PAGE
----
The Future of Outsourced Accounting

Joshua Feinberg:

Terrific. The final area I wanted to get your thoughts on today has to do with where the business model is heading. If you think about what's going on right now, and how outsourced accounting, or outsource bookkeeping, entrepreneurial services, CAS, how it's delivered, is there something that you see going on right now that's going to fundamentally change this business model in the next 12-24 months?

Hal Rosen:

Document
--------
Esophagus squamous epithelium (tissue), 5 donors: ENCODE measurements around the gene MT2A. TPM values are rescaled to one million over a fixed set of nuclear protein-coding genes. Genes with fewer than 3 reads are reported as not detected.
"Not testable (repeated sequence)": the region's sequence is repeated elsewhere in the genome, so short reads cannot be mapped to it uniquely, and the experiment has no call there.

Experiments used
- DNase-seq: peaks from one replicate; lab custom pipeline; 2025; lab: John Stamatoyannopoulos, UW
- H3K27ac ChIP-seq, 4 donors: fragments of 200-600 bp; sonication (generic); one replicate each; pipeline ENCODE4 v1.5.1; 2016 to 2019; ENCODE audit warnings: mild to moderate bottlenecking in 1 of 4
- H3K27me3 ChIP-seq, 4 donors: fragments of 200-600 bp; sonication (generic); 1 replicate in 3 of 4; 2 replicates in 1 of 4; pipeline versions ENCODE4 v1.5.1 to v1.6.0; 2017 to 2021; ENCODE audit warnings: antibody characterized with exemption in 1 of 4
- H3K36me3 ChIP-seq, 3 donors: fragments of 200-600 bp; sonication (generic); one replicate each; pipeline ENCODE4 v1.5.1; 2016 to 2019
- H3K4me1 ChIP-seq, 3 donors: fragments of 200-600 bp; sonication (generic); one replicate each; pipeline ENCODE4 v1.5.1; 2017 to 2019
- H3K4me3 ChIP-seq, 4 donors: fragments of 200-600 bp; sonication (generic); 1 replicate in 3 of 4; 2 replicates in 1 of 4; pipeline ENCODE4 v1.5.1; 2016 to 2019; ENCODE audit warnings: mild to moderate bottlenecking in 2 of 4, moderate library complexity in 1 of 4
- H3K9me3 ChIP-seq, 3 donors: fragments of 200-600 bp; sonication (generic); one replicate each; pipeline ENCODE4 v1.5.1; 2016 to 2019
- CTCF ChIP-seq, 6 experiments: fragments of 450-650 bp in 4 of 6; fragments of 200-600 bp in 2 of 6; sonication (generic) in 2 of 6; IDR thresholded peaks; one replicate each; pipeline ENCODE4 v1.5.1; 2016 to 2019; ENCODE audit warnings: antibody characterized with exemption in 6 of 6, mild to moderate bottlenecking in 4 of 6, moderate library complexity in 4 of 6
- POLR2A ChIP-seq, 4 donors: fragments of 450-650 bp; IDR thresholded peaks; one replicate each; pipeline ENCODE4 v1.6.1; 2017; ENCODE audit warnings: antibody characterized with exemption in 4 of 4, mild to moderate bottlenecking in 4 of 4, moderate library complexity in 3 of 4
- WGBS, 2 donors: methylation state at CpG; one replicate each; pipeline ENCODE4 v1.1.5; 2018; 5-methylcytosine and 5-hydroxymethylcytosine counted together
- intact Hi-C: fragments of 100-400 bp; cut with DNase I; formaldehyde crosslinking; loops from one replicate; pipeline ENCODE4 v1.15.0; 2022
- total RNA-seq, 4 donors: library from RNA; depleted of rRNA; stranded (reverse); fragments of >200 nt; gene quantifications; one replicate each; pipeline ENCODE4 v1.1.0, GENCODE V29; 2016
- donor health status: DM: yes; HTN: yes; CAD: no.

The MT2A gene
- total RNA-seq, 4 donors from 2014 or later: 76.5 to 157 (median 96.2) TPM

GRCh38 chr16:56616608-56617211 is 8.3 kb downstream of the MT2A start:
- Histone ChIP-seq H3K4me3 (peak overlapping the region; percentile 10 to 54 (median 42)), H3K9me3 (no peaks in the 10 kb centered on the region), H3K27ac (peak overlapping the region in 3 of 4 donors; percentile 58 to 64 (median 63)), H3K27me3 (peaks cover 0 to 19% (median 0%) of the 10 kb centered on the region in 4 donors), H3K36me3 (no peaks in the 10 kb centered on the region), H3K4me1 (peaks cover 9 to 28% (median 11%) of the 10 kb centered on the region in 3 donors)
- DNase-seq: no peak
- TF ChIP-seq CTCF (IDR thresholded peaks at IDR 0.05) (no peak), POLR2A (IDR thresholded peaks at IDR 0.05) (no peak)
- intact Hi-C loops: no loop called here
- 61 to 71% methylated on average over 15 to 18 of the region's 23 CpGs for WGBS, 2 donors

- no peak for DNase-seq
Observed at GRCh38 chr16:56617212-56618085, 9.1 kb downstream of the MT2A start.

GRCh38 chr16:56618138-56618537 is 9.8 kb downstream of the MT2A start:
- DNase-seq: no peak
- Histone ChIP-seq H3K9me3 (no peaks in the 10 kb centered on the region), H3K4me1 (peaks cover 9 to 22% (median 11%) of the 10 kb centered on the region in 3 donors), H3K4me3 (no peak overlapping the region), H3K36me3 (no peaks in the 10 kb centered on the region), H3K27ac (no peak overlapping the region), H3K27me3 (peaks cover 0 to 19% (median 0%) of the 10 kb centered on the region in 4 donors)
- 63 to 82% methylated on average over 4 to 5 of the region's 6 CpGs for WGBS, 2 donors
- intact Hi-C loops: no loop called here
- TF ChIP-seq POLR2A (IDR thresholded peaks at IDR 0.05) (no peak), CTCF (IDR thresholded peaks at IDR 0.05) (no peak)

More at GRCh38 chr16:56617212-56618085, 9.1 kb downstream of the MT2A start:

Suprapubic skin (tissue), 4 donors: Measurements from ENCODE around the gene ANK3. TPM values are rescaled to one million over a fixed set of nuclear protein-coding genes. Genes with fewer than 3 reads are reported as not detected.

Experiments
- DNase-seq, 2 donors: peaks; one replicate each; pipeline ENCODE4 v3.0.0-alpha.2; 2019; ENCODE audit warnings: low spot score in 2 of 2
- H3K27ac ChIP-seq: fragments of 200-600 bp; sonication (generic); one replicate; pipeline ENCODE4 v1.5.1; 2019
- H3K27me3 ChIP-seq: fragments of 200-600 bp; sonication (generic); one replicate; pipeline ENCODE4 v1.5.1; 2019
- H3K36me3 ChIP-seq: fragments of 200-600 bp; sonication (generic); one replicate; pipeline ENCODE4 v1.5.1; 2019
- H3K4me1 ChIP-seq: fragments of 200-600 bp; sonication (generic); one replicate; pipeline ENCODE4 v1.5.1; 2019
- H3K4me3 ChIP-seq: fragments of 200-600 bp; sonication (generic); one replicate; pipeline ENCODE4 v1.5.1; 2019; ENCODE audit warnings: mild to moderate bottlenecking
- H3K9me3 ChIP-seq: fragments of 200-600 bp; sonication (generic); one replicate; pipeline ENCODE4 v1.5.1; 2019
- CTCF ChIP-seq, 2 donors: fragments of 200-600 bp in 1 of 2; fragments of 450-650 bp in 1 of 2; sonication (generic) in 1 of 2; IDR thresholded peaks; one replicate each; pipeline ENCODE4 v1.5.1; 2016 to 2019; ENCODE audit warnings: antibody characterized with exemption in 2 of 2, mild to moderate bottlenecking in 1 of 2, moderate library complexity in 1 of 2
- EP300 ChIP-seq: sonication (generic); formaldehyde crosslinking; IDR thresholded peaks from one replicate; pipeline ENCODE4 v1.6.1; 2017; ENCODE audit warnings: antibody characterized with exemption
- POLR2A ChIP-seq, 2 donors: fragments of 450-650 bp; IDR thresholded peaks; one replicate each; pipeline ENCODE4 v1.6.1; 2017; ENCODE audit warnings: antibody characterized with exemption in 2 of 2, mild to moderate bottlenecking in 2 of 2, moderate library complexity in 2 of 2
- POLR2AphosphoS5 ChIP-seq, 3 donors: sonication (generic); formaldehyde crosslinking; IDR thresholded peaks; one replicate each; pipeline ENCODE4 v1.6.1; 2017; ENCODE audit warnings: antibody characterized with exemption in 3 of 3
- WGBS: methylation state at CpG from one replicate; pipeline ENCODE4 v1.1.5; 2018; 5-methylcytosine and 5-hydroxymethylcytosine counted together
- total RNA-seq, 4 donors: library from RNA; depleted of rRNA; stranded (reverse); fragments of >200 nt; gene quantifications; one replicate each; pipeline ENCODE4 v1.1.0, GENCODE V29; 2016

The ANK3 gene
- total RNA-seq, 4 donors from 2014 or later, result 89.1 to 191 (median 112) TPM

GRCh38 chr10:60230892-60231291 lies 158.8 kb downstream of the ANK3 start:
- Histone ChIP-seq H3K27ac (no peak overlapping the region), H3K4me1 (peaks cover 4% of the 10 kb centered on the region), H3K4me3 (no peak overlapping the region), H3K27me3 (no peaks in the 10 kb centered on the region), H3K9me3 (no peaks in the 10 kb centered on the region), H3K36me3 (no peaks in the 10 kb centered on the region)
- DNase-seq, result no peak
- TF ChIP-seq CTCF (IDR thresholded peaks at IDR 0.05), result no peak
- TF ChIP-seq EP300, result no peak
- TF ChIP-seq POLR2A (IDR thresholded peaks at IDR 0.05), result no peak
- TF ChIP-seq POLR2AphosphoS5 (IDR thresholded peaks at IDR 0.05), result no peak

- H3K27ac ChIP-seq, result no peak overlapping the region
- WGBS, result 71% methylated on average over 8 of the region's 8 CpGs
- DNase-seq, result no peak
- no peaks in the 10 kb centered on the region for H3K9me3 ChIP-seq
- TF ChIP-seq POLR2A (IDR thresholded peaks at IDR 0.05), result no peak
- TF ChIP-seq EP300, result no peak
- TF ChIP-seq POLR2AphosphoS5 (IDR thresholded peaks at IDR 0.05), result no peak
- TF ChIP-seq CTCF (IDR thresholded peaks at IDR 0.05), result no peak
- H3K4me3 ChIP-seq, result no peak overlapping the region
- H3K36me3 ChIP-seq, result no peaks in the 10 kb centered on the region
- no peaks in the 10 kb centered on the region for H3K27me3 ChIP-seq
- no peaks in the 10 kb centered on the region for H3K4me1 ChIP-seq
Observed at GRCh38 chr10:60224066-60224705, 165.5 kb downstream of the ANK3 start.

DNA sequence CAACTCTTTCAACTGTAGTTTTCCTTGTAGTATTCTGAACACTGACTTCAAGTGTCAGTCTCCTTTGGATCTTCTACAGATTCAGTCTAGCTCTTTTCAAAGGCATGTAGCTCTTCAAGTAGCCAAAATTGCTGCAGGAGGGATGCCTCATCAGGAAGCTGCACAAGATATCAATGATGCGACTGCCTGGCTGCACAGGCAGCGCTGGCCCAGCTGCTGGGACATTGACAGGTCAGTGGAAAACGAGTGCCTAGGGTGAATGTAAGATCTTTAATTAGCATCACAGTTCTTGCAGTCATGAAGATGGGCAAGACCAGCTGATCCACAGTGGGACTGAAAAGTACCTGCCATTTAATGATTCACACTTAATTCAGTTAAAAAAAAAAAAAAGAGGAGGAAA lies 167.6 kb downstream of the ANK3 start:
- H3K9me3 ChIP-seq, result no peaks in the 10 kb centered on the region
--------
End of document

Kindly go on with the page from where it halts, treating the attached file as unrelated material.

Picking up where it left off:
Oh, I think we've been in a fundamental change here for at least the last two or three years. First of all, let me say, I think the home-based sole practitioner that's got low rates, low overhead, will probably always find work with really small businesses that don't have a lot of money, and they're satisfied with the old ways. I think there's a lack of people in our industry. There are people like myself that are baby boomers that are retiring, and it's leaving a lack of people available to take that. So, I think they're always going to kind of find a niche if that's what they're satisfied with, and there's nothing wrong with it; a lot of those are stay-at-home people, stay-at-home with kids, and they're able to do that on the side and earn a living, but I think for the rest of it, if you really want to make a good wage or living doing this type of work, you've got to get with technology. I think over the next couple of years, we're going to see the use of AI double, at least, or maybe even more than that. I've mentioned a bunch of apps earlier, and we use QBO, and all of those are increasing their usage of AI, and so you've got to stay up with that, and you need to be using those to the maximum. There are more high-tech companies that are raising incredible amounts of money from venture-capital sources that, I think, they're going to squeeze out a lot of small-and-mid-sized CPA firms that are offering CAS systems. I don't think most of those realize what's really going on. They're not attending conferences; they're just kind of status quo, and I think they're going to be surprised what's happening. There’s just a lot of that happening. There are incredible amounts of money being raised in some of these public offerings just, for example, doing AP processing, that's really interesting, and I think those things are going to go belly-up, or we're going to see some big changes, and I think it's more likely we're going to see a lot of big changes. I think some of those are going to go belly-up, and we've seen some of that in the last year or two, and the other thing is, I think you're going to see more companies looking to outsource their accounting, which is going to fuel the growth for those that are prepared, that have got their systems set up. It's just really hard to find competent help, and then if you find them, if you're a small, mid-sized, maybe you don't even have the people to train them, and so you're having to utilize these people, where if you get like a firm like ours, we've got all levels of experience, and we can train new people as we bring them in, and then using the technology; we can offer stuff or services in an economical method but also be making good money ourselves. So, I just see lots of changes. A couple of years ago, somebody asked me, he said, "Well, how much change do you think is really going to happen?", and I said, "Well, when I got out of college, PCs didn't exist,” and so I've seen incredible amounts of change throughout my career, but I said, "Over the next five years, I think you'll see way more than I've seen in 40 years." It's moving that quickly, and you better be staying on top of it. You really ought to be going to conferences that are talking about it, dealing with how to adopt the technology, how to utilize the technology, and be aware of what's there.